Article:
. . . their cries were heard . . .

For this weeks 100 Word Challenge for Grown Ups, I am putting my poetry skill to the test. Join me in this challenge, it is inspirational and fun, although this weeks challenge is leaning toward the depressing. ūüėČ

Shots rang across the water aimed at children

            . . . their cries were heard . . .

Animals fled the destruction of their home
            . . . their cries were heard . . .

Millions died in the name of purity
            . . . their cries were heard . . .

Thousands harmed as Mother Nature screams
            . . . their cries were heard . . .

Young people dying by their own hands because of their difference

            . . . their cries were heard . . .

There, cries were heard . . . but too often ignored.

Painting by Michael Horsley-Millman http://www.horsley-millman.co.uk/index.html

The Culture of Bullying

 

Bullying on IRFE as of March 5, 2007 (the firs...

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Bullying!

The word echoes through the air these days.  Every day you hear a new story or of a new death. For me, recently, each day brings a new awareness about the  pervasiveness of this issue.

I want to do something about it.

This week I conducted a workshop at a nearby high school on Performance Art. While Performance Art is not exactly my favorite type of theater, I think it is an interesting thing to introduce to high school students as it provides them an outlet to explore issues using art, theater, music, and other things to express themselves. I introduce the techniques by using a piece of literature or poetry (for this workshop I used “Ozymandias”). I also brought an extra poem to help out, this time one on bullying that I found on a WordPress blog¬†http://bullypoems.wordpress.com/ (thank you to that blog writer).

The students were then given an assignment to create their own piece of performance art, with the only restrictions being that they respect each other and respect school rules. The results were interesting, with topics ranging from family relationships to feeling stressed about choices they needed to make in life. The majority of them, however, were about bullying.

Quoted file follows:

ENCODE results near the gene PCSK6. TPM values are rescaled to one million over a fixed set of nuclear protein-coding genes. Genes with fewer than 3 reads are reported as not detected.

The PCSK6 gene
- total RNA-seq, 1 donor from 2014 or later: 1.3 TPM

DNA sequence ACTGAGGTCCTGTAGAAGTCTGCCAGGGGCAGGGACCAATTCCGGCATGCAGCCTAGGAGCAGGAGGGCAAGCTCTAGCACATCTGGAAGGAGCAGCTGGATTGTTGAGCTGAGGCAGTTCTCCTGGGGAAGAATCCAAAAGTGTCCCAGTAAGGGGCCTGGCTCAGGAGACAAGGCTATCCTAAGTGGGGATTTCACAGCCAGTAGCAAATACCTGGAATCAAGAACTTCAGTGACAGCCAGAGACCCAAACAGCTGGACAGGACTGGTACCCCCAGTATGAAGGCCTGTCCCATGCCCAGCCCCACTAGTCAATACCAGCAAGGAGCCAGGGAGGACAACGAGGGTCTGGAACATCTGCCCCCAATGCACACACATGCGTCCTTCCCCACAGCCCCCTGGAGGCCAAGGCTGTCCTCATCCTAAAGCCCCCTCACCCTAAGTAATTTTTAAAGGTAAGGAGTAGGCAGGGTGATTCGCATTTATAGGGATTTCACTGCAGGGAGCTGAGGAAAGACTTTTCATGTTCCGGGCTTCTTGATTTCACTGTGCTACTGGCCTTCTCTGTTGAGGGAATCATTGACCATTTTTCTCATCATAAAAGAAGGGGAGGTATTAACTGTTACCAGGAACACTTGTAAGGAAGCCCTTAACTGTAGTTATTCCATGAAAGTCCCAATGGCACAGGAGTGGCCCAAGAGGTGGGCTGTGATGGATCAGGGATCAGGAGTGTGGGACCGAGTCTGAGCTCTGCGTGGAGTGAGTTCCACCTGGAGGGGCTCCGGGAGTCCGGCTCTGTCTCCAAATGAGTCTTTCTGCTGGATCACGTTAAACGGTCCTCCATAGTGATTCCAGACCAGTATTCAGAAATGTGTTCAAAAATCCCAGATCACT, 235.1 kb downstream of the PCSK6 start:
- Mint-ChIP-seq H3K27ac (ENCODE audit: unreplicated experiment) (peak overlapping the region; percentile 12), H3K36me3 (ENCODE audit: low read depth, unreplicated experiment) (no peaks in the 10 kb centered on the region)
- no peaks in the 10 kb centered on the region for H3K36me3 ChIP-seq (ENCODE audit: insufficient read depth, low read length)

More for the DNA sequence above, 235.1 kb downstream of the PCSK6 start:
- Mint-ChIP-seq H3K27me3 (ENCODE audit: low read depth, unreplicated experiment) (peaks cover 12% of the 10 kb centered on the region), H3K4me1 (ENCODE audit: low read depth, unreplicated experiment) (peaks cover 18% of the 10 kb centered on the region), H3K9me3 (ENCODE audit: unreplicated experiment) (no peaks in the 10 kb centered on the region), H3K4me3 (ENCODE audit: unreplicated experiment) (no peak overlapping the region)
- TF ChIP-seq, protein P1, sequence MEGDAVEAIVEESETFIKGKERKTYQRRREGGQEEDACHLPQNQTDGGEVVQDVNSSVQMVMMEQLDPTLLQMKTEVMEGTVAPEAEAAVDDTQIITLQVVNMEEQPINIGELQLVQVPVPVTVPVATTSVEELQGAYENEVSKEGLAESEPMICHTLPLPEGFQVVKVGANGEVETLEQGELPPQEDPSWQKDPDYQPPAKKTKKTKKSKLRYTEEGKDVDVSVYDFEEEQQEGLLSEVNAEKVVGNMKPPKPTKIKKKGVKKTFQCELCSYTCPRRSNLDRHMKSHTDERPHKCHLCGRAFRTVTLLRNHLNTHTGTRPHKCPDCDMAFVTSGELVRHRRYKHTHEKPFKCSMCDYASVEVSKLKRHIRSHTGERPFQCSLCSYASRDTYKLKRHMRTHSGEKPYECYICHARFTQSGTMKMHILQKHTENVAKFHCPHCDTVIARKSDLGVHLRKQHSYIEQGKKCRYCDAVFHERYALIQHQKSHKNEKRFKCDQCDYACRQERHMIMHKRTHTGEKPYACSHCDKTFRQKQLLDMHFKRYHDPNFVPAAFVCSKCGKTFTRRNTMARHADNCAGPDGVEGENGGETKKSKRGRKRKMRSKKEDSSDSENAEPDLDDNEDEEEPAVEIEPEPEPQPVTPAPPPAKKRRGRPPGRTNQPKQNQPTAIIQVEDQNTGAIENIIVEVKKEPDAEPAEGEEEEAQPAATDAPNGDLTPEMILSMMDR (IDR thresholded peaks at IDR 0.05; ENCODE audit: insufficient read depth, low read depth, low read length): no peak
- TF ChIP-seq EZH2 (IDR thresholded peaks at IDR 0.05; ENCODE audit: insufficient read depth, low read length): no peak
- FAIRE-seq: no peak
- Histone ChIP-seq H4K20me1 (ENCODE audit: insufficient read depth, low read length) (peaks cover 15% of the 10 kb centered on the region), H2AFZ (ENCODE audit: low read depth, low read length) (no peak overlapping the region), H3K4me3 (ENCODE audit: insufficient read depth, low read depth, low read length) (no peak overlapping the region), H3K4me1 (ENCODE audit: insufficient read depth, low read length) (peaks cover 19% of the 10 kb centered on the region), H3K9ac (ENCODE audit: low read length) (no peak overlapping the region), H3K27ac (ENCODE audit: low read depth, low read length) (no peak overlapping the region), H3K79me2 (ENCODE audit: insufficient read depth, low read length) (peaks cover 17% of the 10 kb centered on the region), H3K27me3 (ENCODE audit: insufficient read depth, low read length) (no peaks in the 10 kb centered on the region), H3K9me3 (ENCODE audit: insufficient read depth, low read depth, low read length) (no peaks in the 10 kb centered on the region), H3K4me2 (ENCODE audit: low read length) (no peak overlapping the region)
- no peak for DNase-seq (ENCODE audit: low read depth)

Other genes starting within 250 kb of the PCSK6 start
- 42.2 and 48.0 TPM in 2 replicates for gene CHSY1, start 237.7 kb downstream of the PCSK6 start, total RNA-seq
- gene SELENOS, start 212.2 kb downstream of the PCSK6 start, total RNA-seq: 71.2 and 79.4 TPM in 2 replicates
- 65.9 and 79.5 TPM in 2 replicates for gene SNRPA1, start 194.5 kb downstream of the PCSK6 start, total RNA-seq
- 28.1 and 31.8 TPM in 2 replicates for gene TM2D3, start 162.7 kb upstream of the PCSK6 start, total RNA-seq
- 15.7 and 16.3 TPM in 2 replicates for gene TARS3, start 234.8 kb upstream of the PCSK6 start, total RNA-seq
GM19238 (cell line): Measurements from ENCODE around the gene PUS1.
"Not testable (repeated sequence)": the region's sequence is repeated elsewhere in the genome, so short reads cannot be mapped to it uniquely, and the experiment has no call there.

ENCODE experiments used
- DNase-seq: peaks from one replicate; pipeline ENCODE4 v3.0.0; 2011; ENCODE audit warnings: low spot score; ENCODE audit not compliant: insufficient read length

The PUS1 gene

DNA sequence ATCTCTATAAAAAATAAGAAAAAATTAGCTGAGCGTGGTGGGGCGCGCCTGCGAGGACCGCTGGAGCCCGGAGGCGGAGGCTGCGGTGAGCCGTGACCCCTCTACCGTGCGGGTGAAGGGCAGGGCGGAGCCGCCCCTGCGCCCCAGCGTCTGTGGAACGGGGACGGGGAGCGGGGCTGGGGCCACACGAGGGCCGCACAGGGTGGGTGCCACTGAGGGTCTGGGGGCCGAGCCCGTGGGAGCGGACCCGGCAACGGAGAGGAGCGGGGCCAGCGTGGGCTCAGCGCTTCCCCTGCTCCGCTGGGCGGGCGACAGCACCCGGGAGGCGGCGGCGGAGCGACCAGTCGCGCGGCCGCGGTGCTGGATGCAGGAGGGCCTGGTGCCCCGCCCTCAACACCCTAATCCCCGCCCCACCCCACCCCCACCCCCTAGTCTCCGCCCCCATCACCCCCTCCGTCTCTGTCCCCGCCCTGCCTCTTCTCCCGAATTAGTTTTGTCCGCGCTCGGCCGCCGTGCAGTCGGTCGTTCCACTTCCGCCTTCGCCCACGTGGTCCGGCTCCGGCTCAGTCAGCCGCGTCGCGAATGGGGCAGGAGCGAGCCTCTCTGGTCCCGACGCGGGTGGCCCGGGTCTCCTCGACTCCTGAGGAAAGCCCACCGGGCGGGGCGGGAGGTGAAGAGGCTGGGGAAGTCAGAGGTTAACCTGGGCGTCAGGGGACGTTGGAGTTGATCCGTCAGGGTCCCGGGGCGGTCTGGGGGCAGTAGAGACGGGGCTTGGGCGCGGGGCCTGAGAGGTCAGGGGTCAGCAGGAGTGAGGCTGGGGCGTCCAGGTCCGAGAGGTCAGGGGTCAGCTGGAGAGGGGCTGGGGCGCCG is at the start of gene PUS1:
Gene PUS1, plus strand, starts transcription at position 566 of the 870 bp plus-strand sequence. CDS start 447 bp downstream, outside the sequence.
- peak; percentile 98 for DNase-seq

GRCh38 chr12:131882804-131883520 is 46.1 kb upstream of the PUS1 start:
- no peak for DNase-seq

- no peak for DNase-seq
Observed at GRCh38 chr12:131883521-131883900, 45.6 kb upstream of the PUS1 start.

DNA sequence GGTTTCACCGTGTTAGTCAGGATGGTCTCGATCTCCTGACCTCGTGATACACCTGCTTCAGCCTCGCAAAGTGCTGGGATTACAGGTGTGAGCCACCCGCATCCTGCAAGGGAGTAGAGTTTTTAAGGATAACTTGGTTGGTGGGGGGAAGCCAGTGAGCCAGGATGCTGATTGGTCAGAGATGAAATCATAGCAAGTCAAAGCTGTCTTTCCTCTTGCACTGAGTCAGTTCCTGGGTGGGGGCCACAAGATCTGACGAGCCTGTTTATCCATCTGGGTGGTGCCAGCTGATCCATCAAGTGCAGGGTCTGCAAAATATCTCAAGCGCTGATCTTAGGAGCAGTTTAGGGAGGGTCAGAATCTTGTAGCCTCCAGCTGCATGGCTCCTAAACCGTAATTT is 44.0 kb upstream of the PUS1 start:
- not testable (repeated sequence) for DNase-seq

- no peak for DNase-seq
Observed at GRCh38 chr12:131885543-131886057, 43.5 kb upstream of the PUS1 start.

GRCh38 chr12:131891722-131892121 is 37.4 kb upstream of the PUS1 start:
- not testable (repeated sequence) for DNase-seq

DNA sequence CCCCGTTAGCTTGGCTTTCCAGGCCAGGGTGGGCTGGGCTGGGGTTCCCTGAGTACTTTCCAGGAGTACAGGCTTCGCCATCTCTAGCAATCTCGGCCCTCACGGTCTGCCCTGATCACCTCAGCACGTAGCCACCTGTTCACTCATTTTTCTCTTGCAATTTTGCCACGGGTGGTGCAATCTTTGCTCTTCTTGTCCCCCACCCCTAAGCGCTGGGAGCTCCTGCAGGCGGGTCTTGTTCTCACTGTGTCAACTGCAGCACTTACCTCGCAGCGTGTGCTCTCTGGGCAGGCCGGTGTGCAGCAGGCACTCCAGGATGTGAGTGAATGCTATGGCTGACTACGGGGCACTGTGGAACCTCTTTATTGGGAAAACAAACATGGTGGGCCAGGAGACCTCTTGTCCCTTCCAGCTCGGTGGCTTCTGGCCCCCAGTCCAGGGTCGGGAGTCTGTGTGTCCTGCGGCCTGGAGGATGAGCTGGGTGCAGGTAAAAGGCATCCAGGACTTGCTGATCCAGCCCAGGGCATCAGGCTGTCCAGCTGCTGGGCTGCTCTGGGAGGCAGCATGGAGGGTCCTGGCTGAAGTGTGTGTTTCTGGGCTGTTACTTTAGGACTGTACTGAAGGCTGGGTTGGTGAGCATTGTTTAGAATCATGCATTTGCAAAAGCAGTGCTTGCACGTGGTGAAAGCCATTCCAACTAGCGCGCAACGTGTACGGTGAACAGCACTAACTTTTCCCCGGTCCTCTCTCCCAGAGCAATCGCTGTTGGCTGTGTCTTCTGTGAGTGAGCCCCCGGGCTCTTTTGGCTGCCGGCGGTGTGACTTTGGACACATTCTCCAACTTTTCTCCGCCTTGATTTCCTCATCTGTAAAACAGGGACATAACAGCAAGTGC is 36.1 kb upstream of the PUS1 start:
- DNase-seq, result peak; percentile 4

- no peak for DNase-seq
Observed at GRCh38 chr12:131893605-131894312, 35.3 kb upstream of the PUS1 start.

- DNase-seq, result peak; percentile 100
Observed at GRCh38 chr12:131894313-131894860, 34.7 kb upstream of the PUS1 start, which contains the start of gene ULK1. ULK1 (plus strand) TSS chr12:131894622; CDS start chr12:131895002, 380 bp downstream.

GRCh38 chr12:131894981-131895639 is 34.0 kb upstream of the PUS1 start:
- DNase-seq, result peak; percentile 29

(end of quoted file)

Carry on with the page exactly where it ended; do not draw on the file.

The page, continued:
Now, maybe that was a reaction to the poem I read them, but I think it goes deeper than that. In our discussions afterwards most of the students acknowledged that there is bullying at their school. Some of them hesitantly acknowledged to being victims.

More disturbing to me, however, were the number of people who acknowledged being witnesses to bullying, but who simply walked away.

Coincidentally, last night I was asked to adjudicate a performance at another area high school. The play they put on was Bang Bang Your Dead! by William Mastrosimone which explores the issue of bullying from the perspective of a boy who shoots 7 people (5 students and his parents). Not a light evening of theater, that’s for sure. There were two talk-backs after the performance, one for the audience and one between the adjudicators and the cast. Both were revealing.

The first showed that the parents and community are aware of the problem but feeling at a loss as to what can be done.

The second revealed what the kids had learned from this process. Many of them researched and became aware of the amount of bullying that exists in the world, and in their more immediate world. BUT, and this is a disturbing but, their understanding and new knowledge did not promote action. They shared a story that, after a school viewing of the show, some freshman started teasing and throwing food at the lead (the person who played the killer). Rather than saying something, he walked away!

How do we fix this? I know it is scary to confront bullies. I recognize that sometimes it is easier to hide our eyes and pretend we don’t see what is in front of us. But that way lies Columbine. That way lies 9/11. That way lies the Holocaust.

Now, I’m sure somebody will object to me connecting bullying with 9/11 or with the Holocaust, but what is bullying if not a form of intolerance? It is about someone showing power over weakness, or trying to pretend to have power by making others feel weak. In a way, bullying is human nature, in the sense of survival of the fittest. The strong win and the weak are destroyed.¬†Bullying is not something that occurs just between children in school, it is just that in some ways adult bullying is more subtle. That doesn’t make it any less dangerous however.

If bullying is human nature, does that mean there is no hope of change? It has become crucial for us, as a society, to break free of this negative quality of human nature. We need to learn to respect and value diversity, otherwise there will never be an end to violence, hatred, death (by violence) and bullying.

I hope we can do it.

With more people like this hero,¬†Joel Burns tells gay teens \”it gets better\”, we can.

Another important link about this: http://newsroom.blogs.cnn.com/2010/10/15/it-will-get-better/

And in a few short words, this person hits the nail on the head http://broadsideblog.wordpress.com/2010/09/30/they-taped-their-roommate-and-outed-him-on-the-internet-now-hes-dead/

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